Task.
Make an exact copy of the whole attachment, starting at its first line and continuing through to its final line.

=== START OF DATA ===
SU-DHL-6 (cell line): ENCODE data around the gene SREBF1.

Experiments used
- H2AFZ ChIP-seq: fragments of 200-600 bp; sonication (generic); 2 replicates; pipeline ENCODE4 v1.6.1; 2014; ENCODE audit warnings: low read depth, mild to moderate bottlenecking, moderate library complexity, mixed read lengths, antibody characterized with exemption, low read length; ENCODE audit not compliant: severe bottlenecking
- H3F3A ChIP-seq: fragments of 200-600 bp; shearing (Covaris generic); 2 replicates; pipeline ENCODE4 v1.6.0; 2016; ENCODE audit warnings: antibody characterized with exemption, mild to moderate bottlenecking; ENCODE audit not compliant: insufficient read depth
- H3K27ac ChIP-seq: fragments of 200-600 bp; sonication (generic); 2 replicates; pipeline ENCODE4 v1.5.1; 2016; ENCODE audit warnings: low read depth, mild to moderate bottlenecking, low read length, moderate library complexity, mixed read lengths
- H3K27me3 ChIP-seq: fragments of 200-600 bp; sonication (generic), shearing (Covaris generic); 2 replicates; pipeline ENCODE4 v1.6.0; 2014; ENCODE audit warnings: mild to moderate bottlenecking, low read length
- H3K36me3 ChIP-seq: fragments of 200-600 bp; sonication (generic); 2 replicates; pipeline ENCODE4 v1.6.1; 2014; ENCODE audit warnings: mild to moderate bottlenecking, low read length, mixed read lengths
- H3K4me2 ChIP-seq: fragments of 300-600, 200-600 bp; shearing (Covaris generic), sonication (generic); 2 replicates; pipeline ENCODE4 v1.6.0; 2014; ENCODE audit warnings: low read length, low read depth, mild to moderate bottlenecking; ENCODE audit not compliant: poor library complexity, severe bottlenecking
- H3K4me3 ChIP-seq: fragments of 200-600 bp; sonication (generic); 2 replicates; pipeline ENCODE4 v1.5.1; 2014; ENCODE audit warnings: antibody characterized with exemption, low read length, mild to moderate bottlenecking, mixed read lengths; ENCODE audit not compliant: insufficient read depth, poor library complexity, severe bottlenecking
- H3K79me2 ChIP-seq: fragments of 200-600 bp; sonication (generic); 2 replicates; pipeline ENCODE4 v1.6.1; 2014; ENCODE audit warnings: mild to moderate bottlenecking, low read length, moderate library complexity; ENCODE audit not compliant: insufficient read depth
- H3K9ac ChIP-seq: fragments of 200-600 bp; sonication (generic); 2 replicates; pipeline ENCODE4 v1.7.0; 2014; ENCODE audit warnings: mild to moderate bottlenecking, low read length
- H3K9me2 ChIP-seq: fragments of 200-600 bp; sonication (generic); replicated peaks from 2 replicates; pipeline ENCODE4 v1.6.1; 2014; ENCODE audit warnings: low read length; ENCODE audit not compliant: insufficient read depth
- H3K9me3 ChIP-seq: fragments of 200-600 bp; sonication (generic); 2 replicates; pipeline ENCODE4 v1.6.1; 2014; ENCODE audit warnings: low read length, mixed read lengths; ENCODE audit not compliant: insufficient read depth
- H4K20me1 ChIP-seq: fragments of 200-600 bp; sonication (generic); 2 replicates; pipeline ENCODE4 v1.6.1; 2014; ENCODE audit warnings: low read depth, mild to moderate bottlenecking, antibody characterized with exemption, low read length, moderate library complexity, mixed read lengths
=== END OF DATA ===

SU-DHL-6 (cell line): ENCODE data around the gene SREBF1.

Experiments used
- H2AFZ ChIP-seq: fragments of 200-600 bp; sonication (generic); 2 replicates; pipeline ENCODE4 v1.6.1; 2014; ENCODE audit warnings: low read depth, mild to moderate bottlenecking, moderate library complexity, mixed read lengths, antibody characterized with exemption, low read length; ENCODE audit not compliant: severe bottlenecking
- H3F3A ChIP-seq: fragments of 200-600 bp; shearing (Covaris generic); 2 replicates; pipeline ENCODE4 v1.6.0; 2016; ENCODE audit warnings: antibody characterized with exemption, mild to moderate bottlenecking; ENCODE audit not compliant: insufficient read depth
- H3K27ac ChIP-seq: fragments of 200-600 bp; sonication (generic); 2 replicates; pipeline ENCODE4 v1.5.1; 2016; ENCODE audit warnings: low read depth, mild to moderate bottlenecking, low read length, moderate library complexity, mixed read lengths
- H3K27me3 ChIP-seq: fragments of 200-600 bp; sonication (generic), shearing (Covaris generic); 2 replicates; pipeline ENCODE4 v1.6.0; 2014; ENCODE audit warnings: mild to moderate bottlenecking, low read length
- H3K36me3 ChIP-seq: fragments of 200-600 bp; sonication (generic); 2 replicates; pipeline ENCODE4 v1.6.1; 2014; ENCODE audit warnings: mild to moderate bottlenecking, low read length, mixed read lengths
- H3K4me2 ChIP-seq: fragments of 300-600, 200-600 bp; shearing (Covaris generic), sonication (generic); 2 replicates; pipeline ENCODE4 v1.6.0; 2014; ENCODE audit warnings: low read length, low read depth, mild to moderate bottlenecking; ENCODE audit not compliant: poor library complexity, severe bottlenecking
- H3K4me3 ChIP-seq: fragments of 200-600 bp; sonication (generic); 2 replicates; pipeline ENCODE4 v1.5.1; 2014; ENCODE audit warnings: antibody characterized with exemption, low read length, mild to moderate bottlenecking, mixed read lengths; ENCODE audit not compliant: insufficient read depth, poor library complexity, severe bottlenecking
- H3K79me2 ChIP-seq: fragments of 200-600 bp; sonication (generic); 2 replicates; pipeline ENCODE4 v1.6.1; 2014; ENCODE audit warnings: mild to moderate bottlenecking, low read length, moderate library complexity; ENCODE audit not compliant: insufficient read depth
- H3K9ac ChIP-seq: fragments of 200-600 bp; sonication (generic); 2 replicates; pipeline ENCODE4 v1.7.0; 2014; ENCODE audit warnings: mild to moderate bottlenecking, low read length
- H3K9me2 ChIP-seq: fragments of 200-600 bp; sonication (generic); replicated peaks from 2 replicates; pipeline ENCODE4 v1.6.1; 2014; ENCODE audit warnings: low read length; ENCODE audit not compliant: insufficient read depth
- H3K9me3 ChIP-seq: fragments of 200-600 bp; sonication (generic); 2 replicates; pipeline ENCODE4 v1.6.1; 2014; ENCODE audit warnings: low read length, mixed read lengths; ENCODE audit not compliant: insufficient read depth
- H4K20me1 ChIP-seq: fragments of 200-600 bp; sonication (generic); 2 replicates; pipeline ENCODE4 v1.6.1; 2014; ENCODE audit warnings: low read depth, mild to moderate bottlenecking, antibody characterized with exemption, low read length, moderate library complexity, mixed read lengths